Saturday, December 13, 2008

No Internet


Somehow Sympatico deleted my internet service??? Anyway, I'm back up now. Did you miss me?

4 comments:

Kevin at GodsDandruff.com said...

Frank,

What's an "alternative Vineyard"? I was a part of the Vineyard movement for a few years and just wondered what is going on now with the Vineyard--even hosted one of their worship conferences back in the day.

Just curious.

Love the pic.

One of Freedom said...

Hey Kevin.

Well that's a great question. I took to calling our church an "alternative Vineyard" as a way of opening a conversation about our community. In Ottawa there are a three Vineyard congregations. Actually each one is quite different (delightfully so). We are Vineyard because we hold a core set of values distinct to the Vineyard movement (see the vineyard.ca site for a list of our values) and on top of that we are connected to the Vineyard as our denominational family. Family is the best way to describe it. We find that the Vineyard has been so amazingly supportive of our vision.

We are alternative because we do not have a traditional Sunday service. Our focus has been on Kinships (small groups meeting in homes having church), something that is actually quite common in the Vineyard, but we found that God was blessing the home groups but we struggled with doing large format meetings. We decided to focus on what God was blessing. Still pretty standard. But we also noticed that our sphere of influence shifted. We became a displaced model - we actually connect through internet and relationships. So we end up having a huge footprint on our city, blessing folks who are not integrated into our existing community. So rather than trying to build something big, we try our best to be a blessing to as many people in our area as we can.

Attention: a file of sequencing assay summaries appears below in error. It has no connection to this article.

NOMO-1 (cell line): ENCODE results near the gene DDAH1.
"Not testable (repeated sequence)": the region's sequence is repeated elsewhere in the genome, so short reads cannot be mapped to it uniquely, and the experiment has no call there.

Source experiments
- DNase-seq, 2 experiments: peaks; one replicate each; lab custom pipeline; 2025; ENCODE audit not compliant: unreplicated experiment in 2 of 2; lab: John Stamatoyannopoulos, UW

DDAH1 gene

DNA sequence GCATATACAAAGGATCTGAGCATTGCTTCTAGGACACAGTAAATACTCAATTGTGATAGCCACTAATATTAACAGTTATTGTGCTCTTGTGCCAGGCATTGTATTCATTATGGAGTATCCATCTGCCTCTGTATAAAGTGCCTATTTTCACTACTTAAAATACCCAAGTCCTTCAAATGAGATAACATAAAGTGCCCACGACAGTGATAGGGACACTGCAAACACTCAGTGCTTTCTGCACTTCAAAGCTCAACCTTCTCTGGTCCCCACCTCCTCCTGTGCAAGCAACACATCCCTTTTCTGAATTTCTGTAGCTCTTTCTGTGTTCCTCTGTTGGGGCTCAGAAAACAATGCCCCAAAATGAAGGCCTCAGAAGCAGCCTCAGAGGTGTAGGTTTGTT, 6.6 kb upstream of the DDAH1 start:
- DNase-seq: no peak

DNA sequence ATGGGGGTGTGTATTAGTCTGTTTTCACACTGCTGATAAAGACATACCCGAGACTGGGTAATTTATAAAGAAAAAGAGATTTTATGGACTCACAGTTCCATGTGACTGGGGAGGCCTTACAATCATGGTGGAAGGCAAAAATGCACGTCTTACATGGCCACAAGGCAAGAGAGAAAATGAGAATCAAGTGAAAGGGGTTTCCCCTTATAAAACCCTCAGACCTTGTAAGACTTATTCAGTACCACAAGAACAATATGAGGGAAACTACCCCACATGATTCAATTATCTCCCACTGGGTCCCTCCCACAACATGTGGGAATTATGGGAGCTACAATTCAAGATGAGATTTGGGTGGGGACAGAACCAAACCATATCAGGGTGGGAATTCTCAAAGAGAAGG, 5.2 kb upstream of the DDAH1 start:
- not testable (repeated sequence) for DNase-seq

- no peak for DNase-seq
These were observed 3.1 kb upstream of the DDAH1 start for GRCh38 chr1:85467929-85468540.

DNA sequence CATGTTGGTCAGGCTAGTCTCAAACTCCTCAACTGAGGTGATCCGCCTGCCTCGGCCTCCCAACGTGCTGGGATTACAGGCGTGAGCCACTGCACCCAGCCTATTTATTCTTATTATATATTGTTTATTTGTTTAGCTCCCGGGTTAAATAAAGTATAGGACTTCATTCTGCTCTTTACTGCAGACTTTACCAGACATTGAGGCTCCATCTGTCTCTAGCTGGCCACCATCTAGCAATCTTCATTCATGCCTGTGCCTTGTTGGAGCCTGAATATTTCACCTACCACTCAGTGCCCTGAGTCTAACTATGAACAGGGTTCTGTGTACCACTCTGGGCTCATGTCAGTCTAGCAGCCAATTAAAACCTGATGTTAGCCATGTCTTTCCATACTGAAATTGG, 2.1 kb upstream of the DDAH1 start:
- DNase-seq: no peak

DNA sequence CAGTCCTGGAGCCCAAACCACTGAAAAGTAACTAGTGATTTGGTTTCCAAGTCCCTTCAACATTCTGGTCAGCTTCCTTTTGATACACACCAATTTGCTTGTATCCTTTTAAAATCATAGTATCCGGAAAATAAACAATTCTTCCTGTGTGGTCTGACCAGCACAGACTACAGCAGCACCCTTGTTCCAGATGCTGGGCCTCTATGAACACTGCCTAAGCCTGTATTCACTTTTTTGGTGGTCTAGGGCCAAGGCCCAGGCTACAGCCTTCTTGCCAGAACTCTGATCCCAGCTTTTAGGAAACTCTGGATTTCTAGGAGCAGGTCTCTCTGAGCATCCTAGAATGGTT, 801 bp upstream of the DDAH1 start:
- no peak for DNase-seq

By ditching the overhead of more traditional trappings we have also been able to focus in a fresh way on building community amongst and with non-Christians. That is one of the more exciting things for us.

And one other distinctive is that we have spent a lot of time developing the worship life of our house based groups. Because about half of our folk do not attend another congregation's Sunday worship (myself included) we have become developed our Eucharistic sense as well as focused on being a community where we all participate.

Where about were you associated with a Vineyard?

Kevin at GodsDandruff.com said...

This is what I am hearing--correct me if I am wrong: You are finding the best kind of church is one that has no "church" but that is simply an informal group of Christians who know one another?

I was a part of a new church plant in Memphis in the late 80's, but after we left the church self-destructed and was kicked out of the Vineyard movement. I was then a part of a plant in Lexington, KY for a short time while we were figuring out what we were going to do and ended up planting an independent church in southeast Kentucky which was based on many of the Vineyard practices. Around '96 or so we hosted a Vineyard Music conference in Williamsburg, KY and I wrote for their Worship Leader magazine around that time as well.

One of Freedom said...

Definitely not. We are very much a church - we have just modified the venue, size and focus. But one other clarification - I would never say this is the best kind of church, it is the form that works best for our group at this point in our history. We've been at this for about 9 years now, so it has taken us a while to figure out what worked and what didn't work for us.

Even though we meet in homes we are deliberately liturgical. In fact we likely have a higher (more formal) liturgy than other Vineyards who meet in traditional church buildings.

Size is a big one. Because we meet in homes we keep those groups small. So rather than having one central meeting each week, we have small groups connected through the internet and through other relational connections (meaning at least one of them connects with something else we are doing or with myself as the pastor). The term we use for this is micro-missional faith communities.

Focus also shifts because we do not have to spend any energy supporting a huge gathering, maintaining a building, paying salaries, etc. So a big part of what we do is give. We give money, time and energy to each other, the local church (all denominations that are willing to receive), our neighbours (we do a lot of community building in our neighbourhoods), and the city.

Does that clarify it a bit?